Not to fear – you’ve decided to trust the system and risk $77, or deficit plus $1 to give you a profit. And what do you know, this time it hits! Now, after three rounds, two losses, and one win, you sit slightly above even in terms of your overall bankroll standing.
Pretty easy, right? Maybe, but it’s much easier to say yes after you’ve recouped your initial loss. What happens when things don’t go according to plan? That’s a question that many gamblers have had to ponder, and the answer isn’t exactly clear.
3 – How Does It Fail?
It might seem like this system is immune to failure. I mean, how many times can anyone reasonably expect the same color (to stick with the example) to show up before it inevitably goes back the other way?
Perhaps this isn’t the right question to ask. Instead, the question that should be giving you some pause is, “What happens if I go on a really bad losing streak?”
If you’ve spent any time researching topics related to casino or sports betting, there’s a good chance you’ve come across the “Gambler’s Fallacy” a time or two.
Everyone recognizes that any time you flip a coin, there’s a 50% chance it will turn up heads, and a 50% chance it will come up as tails. This is true every single time you flip the coin (assuming you aren’t manipulating the outcome some other way).
The Gambler’s Fallacy, to describe it simply, is the incorrect assumption that your past trials will have any impact on future results. For example, if you flip a coin and it comes up heads five times in a row, what’re are the chances it will come up tails on the sixth throw? If you believe it’s anything other than 50%, you’ve fallen victim to the mistaken logic.
Like the Gambler’s Fallacy, the Martingale system assumes that there’s a very small percentage chance that you won’t eventually win. But if you take a closer look, it’s not as if you need to lose an unprecedented number of times in a row in order to drain your bankroll. Take this, for example:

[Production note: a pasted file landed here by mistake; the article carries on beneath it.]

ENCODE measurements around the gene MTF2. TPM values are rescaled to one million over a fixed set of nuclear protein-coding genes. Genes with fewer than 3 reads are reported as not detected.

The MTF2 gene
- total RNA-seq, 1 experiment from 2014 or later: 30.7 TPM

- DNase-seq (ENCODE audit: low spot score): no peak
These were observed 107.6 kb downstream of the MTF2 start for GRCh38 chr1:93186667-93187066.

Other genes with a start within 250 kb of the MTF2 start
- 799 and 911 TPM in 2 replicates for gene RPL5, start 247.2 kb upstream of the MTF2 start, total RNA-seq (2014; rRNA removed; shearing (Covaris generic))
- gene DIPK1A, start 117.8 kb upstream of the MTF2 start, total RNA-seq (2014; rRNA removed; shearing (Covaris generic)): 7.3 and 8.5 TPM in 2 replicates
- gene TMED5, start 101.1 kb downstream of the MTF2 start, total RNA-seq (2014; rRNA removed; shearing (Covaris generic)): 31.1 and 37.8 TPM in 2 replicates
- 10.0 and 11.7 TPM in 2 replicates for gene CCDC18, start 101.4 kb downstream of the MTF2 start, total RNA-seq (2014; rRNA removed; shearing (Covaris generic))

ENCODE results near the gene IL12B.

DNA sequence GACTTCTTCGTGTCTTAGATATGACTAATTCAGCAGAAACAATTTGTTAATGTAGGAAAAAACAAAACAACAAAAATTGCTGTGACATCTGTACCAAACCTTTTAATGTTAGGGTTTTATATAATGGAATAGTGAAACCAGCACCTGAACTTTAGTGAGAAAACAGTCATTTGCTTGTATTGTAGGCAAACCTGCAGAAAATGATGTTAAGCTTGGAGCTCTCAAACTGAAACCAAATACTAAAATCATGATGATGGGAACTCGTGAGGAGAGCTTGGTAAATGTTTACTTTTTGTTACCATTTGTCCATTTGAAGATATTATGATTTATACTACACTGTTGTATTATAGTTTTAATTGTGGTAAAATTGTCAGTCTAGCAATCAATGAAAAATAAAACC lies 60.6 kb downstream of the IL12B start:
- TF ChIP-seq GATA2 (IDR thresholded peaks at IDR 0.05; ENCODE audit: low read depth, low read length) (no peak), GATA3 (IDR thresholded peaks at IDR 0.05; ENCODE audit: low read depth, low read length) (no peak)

You bet $25 and lose (total -$25). You bet $26 and lose (-$51). You bet $52 and lose (-$103). You bet $104 and lose, (-$207). Now you’re in the position of having to risk upwards of $400 in order to win $1.
If your next spin doesn’t go your way, you may also find yourself in a position where you can’t even wager the necessary amount that the system requires because of the table’s betting limit.
In theory, the Martingale System works every time only if you have an unlimited bankroll, unlimited betting limits, and an unlimited number of “trials” on which to bet. Most people don’t have all these things at once.
The real trouble is that the system could work for you 10 times but only net you $10. Then on the 11th time, you could be risking your entire bankroll just to get back to even. Obviously, there’s some degree of risk tolerance necessary to be a winning gambler, but there’s a fine line between risk tolerance and recklessness.
Our Thoughts on the Martingale System
Now that you’re informed on all things Martingale, the question then is: Should you try it out for yourself during your next casino trip? While it’s hard to deny that it has potential, you’d better make sure you have deep pockets.
At the end of the day, the risk associated with blindly doubling down on every single bet that doesn’t go your way feels a bit dangerous. But if you have the bankroll to do it, you might disagree. With that being said, let this be a reminder that if there was actually a way to beat the casino every time, it wouldn’t be allowed.